Quick hits today:
- One of the disappointing but predictable results of every rationalization to "deregulate" in the name of lower costs and higher efficiency is that we get less efficiency (flown on a plane lately?) and higher costs, as this article highlights about "deregulated" electricity. And our leaders [sic] still haul out that sad "reason" every time, and we always buy it.
- Corn not so bright as a fuel source now that people are thinking it through. (Notice I said "people," not "policymakers.")
- OTOH, David Roberts at Grist has a post up on what could and may be happening to actually make biofuel more practical as an alternative. And, while you're over there, check out what he has to say about the warped logic of US automakers who say a giant gasoline tax is the only way to get consumers to "demand" fuel-efficient cars (just like past US automakers have resisted seat belts and anti-lock brakes until consumers "demanded" them), the good news about solar even without sunshine, and trees officially not being the answer to dealing with emissions.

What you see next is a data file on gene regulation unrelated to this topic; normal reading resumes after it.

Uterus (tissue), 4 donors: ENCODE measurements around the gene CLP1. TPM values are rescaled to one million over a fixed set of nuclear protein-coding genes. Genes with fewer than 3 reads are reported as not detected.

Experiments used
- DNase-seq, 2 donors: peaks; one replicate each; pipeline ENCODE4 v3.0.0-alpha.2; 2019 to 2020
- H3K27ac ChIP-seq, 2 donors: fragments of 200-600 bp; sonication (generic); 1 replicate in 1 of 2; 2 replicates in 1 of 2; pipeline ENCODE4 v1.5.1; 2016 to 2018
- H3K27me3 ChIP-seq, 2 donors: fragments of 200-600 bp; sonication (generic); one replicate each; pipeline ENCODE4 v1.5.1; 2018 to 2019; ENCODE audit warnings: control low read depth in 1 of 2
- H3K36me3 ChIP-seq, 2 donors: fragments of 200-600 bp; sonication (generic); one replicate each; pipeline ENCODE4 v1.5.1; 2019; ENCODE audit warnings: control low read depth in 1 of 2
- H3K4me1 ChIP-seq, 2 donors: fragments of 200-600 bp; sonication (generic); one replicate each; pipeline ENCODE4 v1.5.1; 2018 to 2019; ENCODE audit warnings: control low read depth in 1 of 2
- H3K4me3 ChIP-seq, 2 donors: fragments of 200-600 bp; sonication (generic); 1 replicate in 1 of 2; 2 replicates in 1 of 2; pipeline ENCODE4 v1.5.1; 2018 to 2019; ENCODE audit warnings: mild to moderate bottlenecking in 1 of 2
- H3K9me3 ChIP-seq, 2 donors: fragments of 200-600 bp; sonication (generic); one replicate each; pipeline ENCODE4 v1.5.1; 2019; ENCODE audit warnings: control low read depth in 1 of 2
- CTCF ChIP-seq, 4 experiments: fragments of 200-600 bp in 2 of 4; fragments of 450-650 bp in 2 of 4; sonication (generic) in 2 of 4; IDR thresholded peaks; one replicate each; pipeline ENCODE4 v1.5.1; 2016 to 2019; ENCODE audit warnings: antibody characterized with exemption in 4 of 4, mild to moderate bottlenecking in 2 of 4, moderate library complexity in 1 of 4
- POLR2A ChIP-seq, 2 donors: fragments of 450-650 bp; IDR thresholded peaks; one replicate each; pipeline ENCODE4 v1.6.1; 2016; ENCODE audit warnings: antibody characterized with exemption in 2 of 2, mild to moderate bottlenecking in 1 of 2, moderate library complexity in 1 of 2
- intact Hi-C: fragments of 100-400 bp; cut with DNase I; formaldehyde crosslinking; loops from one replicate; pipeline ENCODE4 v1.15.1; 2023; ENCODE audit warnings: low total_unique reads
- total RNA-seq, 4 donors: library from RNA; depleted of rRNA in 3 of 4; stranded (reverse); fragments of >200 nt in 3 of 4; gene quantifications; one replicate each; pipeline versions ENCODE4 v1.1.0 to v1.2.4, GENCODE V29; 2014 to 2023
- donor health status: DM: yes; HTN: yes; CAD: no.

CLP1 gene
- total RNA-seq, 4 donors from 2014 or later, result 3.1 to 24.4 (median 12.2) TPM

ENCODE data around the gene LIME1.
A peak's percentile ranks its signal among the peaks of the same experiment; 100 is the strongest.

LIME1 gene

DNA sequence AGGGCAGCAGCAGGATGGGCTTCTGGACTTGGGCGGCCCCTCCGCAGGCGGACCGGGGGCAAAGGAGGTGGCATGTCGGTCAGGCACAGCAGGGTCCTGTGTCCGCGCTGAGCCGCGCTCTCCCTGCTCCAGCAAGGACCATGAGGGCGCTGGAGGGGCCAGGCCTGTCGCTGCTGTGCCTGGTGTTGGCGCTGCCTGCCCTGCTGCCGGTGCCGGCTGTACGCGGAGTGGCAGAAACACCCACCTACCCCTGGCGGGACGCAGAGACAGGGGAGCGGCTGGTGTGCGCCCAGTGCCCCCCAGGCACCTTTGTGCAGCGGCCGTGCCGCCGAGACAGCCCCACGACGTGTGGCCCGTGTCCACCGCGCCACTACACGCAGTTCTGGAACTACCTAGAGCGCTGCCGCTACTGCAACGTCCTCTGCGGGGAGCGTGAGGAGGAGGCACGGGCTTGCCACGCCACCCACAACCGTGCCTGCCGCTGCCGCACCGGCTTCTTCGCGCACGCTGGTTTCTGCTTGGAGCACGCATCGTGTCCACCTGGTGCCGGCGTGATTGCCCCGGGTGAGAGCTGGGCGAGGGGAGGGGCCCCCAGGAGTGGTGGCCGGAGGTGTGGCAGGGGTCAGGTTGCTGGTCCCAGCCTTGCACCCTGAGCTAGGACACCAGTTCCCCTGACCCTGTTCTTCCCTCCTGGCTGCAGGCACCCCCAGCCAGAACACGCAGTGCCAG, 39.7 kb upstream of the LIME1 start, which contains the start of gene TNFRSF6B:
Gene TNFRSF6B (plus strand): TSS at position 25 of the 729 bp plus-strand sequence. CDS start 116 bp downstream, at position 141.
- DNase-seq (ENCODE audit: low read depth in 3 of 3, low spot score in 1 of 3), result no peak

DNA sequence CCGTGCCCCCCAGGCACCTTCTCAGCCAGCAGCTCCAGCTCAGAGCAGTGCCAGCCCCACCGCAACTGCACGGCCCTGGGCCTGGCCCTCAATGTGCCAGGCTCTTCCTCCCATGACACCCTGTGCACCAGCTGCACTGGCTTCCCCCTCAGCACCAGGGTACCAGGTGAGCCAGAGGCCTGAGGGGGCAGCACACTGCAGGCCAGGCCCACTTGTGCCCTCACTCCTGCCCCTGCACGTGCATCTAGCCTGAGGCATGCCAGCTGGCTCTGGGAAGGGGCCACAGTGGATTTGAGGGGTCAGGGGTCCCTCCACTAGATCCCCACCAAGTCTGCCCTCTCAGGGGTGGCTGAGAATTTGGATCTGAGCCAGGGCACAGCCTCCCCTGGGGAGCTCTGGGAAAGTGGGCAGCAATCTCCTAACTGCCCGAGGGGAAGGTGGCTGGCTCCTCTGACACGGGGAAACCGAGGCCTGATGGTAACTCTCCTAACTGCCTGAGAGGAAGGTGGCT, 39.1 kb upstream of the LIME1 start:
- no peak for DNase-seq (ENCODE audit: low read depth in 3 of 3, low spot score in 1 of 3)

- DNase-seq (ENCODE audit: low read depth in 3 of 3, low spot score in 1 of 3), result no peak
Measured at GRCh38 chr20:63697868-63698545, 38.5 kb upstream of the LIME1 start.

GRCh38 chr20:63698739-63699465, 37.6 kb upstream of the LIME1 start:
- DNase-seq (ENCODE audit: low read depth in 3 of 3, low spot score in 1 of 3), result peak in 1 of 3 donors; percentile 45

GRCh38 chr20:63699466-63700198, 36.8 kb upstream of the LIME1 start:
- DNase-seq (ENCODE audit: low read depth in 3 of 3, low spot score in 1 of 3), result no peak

- Terra Daily has some worthwhile reading, including word on Malaysia claiming to be committed to preservation of its rainforest, cities affecting thunderstorms, the interest and puzzle that is permafrost thawing and its contribution to greenhouse gas emissions, and Japan investigating non-edible biofuel crops, like straw. Gee, that makes sense. No wonder it's not happening here.
- Over at RealClimate, evidence that Arctic sea ice melt will set a record this year.
- At Science Daily, longer heat waves are upping hospital admissions, 19th century soot helped make Greenland an easier place to live now, and tech advancements to lessen the size necessary for water treatment plants by half. Doesn't cut the costs of treatment in half but it does reduce them as well. I shouldn't have to spell out what that means for our future, do I?